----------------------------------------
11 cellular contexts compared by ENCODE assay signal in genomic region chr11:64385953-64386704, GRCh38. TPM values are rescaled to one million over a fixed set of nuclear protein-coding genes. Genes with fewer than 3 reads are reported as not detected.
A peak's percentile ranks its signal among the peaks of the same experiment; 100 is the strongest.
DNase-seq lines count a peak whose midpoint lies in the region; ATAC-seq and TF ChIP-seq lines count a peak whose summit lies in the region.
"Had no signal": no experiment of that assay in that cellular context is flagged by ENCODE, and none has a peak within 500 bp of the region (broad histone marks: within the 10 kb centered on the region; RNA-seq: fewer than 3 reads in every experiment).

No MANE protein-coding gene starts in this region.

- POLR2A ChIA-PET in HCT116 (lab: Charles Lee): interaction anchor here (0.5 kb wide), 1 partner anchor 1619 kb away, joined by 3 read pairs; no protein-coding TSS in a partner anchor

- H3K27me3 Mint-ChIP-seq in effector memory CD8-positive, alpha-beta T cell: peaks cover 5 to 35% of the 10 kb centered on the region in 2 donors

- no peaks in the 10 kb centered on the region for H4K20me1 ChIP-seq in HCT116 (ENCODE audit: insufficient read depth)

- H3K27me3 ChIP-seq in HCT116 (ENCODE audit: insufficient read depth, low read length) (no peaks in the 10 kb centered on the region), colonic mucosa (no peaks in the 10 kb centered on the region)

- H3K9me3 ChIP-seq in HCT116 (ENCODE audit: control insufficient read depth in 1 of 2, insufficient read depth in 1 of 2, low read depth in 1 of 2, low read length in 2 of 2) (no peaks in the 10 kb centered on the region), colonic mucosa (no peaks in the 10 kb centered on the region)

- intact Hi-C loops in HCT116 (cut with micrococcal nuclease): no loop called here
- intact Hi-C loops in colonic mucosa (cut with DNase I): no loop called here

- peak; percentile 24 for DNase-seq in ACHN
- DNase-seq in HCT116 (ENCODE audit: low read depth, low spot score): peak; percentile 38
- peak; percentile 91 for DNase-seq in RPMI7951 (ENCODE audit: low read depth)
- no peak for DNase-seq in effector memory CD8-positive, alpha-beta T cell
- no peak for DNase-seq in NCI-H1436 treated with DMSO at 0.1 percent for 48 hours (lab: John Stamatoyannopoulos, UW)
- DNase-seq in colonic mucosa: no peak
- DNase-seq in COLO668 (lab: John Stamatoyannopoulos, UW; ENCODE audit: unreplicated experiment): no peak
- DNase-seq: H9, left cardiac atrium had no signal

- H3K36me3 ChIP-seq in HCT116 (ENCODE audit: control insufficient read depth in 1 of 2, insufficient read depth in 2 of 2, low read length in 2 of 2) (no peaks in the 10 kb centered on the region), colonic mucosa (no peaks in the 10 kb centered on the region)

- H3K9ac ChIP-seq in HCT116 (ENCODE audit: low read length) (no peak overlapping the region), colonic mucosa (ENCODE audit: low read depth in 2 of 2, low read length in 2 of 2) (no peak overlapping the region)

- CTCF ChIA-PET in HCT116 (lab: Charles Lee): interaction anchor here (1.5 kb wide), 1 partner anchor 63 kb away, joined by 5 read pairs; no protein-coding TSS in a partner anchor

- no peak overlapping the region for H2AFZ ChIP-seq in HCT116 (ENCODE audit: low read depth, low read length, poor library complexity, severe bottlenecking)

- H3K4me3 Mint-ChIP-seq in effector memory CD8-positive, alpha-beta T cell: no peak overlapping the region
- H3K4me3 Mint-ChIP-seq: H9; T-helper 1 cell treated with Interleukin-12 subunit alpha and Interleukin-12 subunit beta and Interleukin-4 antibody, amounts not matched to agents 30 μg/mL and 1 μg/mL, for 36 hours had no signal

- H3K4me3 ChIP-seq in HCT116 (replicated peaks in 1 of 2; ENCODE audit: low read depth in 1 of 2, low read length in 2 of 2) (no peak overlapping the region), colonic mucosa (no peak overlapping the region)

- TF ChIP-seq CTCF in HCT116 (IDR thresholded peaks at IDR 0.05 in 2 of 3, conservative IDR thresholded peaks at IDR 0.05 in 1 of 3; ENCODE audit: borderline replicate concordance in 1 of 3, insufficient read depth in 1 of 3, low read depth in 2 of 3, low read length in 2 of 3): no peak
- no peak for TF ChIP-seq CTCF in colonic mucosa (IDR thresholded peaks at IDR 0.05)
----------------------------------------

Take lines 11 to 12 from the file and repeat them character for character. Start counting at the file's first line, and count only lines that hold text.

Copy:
- intact Hi-C loops in HCT116 (cut with micrococcal nuclease): no loop called here
- intact Hi-C loops in colonic mucosa (cut with DNase I): no loop called here